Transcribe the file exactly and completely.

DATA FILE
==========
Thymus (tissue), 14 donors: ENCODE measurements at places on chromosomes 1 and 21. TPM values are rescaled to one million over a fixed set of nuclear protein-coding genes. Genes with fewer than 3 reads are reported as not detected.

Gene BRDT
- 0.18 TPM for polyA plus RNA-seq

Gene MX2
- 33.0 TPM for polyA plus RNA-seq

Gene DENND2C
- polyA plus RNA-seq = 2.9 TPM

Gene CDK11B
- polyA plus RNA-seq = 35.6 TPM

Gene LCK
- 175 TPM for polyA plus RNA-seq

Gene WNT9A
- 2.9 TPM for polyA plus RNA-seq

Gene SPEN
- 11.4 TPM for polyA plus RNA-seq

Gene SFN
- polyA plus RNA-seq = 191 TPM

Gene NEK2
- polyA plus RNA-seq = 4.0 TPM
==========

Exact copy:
Thymus (tissue), 14 donors: ENCODE measurements at places on chromosomes 1 and 21. TPM values are rescaled to one million over a fixed set of nuclear protein-coding genes. Genes with fewer than 3 reads are reported as not detected.

Gene BRDT
- 0.18 TPM for polyA plus RNA-seq

Gene MX2
- 33.0 TPM for polyA plus RNA-seq

Gene DENND2C
- polyA plus RNA-seq = 2.9 TPM

Gene CDK11B
- polyA plus RNA-seq = 35.6 TPM

Gene LCK
- 175 TPM for polyA plus RNA-seq

Gene WNT9A
- 2.9 TPM for polyA plus RNA-seq

Gene SPEN
- 11.4 TPM for polyA plus RNA-seq

Gene SFN
- polyA plus RNA-seq = 191 TPM

Gene NEK2
- polyA plus RNA-seq = 4.0 TPM